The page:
Diplomacy: Baerbock wants to promote EU rapprochement in Georgia
Baerbock wants to promote EU rapprochement in Georgia
The Foreign Minister is continuing her two-day mission to Europe in the ex-Soviet Republic of Georgia. A visit to the administrative border with South Ossetia is intended as a signal to Kremlin chief Putin.
Foreign Minister Annalena Baerbock wants to face Russian attempts to influence the South Caucasus republic Georgia promote further rapprochement with the European Union (EU). First of all, a meeting of the Greens politician with her counterpart Ilia Darchiashvili is planned for this Friday. Baerbock then wants to meet Prime Minister Irakli Garibashvili and President Salome Zurabischvili.
The EU had made Ukraine and its small neighboring Republic of Moldova candidate countries in June 2022 in connection with the Russian attack on Ukraine. The former Soviet Republic of Georgia was at least given the prospect of this status at the time – but certain reforms were still to be implemented as a prerequisite.
Violent protests against Russian-style law
A good two weeks ago, Parliament Tbilisi withdrawn plans to classify foreign media and organizations as “agents” after mass protests. At the beginning of March, thousands of people took to the streets in Tbilisi against the controversial law. There were violent clashes with the police, who dispersed the people with tear gas, smoke grenades and water cannons. Among other things, the demonstrators tried to storm the parliament building. The ruling party, the Georgian Dream, ultimately withdrew the bill.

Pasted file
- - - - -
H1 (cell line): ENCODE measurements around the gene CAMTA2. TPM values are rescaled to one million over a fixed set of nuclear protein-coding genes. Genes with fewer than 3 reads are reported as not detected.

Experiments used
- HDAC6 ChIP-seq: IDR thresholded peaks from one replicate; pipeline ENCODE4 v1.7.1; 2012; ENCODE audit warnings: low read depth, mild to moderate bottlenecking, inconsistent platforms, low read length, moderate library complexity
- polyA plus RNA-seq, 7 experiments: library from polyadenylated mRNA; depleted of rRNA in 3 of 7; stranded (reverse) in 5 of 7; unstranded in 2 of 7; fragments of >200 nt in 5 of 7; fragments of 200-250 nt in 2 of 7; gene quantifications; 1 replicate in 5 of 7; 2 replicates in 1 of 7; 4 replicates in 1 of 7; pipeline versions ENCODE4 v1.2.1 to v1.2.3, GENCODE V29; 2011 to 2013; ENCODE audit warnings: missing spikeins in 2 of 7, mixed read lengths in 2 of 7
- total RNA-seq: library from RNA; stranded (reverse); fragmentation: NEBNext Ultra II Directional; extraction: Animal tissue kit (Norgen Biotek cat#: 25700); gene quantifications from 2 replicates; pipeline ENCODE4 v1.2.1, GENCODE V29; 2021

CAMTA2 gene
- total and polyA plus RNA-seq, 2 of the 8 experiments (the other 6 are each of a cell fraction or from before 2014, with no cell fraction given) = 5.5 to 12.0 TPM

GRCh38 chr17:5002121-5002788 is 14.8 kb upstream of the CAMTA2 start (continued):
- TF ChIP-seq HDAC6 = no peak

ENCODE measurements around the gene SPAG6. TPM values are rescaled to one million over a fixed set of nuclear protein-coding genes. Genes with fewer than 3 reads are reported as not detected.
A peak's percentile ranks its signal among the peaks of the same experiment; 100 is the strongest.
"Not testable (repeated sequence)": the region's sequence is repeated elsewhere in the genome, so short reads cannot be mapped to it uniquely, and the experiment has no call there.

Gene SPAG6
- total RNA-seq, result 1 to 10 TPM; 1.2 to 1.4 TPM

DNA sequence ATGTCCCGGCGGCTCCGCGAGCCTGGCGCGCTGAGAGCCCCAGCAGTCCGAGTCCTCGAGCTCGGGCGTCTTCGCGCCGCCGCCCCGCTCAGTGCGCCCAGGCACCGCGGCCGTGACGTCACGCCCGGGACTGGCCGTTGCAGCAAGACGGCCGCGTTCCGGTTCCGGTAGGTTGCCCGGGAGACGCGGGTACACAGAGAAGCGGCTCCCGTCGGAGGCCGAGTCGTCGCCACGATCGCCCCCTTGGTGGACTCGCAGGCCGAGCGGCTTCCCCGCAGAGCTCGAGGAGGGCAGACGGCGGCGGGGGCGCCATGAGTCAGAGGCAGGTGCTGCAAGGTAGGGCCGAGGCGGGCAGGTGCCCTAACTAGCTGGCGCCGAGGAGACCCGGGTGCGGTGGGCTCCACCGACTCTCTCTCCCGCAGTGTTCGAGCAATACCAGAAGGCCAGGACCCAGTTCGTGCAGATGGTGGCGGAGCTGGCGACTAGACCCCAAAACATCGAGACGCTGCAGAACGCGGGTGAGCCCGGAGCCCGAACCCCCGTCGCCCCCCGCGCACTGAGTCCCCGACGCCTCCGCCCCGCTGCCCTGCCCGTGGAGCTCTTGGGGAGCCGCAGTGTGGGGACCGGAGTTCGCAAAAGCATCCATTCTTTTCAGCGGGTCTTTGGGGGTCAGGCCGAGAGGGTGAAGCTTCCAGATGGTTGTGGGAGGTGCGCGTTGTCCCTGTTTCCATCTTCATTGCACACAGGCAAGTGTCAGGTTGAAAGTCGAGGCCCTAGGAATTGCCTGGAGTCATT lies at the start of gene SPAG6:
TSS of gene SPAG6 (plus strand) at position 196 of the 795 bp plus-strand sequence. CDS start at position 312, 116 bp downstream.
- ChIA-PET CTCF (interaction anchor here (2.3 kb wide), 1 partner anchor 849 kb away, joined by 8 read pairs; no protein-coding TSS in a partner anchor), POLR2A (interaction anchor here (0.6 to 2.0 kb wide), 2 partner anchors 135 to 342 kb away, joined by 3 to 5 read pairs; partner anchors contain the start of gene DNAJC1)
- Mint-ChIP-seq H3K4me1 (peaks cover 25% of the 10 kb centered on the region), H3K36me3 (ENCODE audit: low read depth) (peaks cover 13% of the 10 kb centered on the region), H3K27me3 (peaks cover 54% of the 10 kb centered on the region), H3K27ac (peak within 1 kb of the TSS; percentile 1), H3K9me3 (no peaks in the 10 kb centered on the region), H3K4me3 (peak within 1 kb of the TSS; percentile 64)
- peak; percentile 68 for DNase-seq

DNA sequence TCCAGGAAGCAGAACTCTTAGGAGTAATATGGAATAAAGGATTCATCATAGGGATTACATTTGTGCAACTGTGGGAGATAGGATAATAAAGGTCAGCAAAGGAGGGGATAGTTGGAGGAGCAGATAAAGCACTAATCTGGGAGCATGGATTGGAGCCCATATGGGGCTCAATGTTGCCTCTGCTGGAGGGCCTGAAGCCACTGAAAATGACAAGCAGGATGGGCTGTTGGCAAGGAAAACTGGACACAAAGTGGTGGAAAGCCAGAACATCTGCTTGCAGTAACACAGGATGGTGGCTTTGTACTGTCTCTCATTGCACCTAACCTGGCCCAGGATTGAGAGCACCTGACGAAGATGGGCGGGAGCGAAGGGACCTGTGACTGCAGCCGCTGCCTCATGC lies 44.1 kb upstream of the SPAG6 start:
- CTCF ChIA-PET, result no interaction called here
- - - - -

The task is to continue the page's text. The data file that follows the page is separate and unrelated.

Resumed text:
president Zurabishvili had stood behind the demonstrators and announced that they would not sign the controversial agent law. Civil rights activists feared that the law would undermine democracy, pave the way for authoritarianism and worsen the country’s prospects for EU membership. There was also international criticism, for example from the EU and the USA.
With a similar law in Russia the opposition has been tamed for years. Numerous non-governmental organizations, as well as independent media, are branded there as “foreign agents”. The regulation has been criticized internationally as a politically motivated measure aimed at stigmatizing and silencing critics of the Kremlin.
Ex-Soviet republic of Georgia still under pressure from Moscow
Many years after the collapse of the Soviet Union, Georgia with its approximately 3.7 million inhabitants is still under the pressure and influence of its large neighbor Russia. In 2008 Moscow waged war against the small country on the Black Sea. To this day, Russia supports the seceded Georgian regions of South Ossetia and Abkhazia and has its own troops stationed in the region.
The current leadership of the ruling party, the Georgian Dream, is pursuing a more pro-Russian course. However, according to surveys, the majority of Georgians want their country to become a member of the EU and NATO. The largest opposition party is the United National Movement of former President Mikhail Saakashvili, who is imprisoned on charges of corruption.
Visit to administrative border with breakaway territory of South Ossetia
In the afternoon (local time), Baerbock wanted to visit the EU observer mission EUMM (European Union Monitoring Mission) on the administrative border with the breakaway region of South Ossetia. According to the Federal Foreign Office, the mission currently has a good 250 members, 28 of them from Germany. The mandate was extended in December for a further two years. The task of the mission is to monitor compliance with the ceasefire agreement after the end of fighting between Russia and Georgia in August 2008.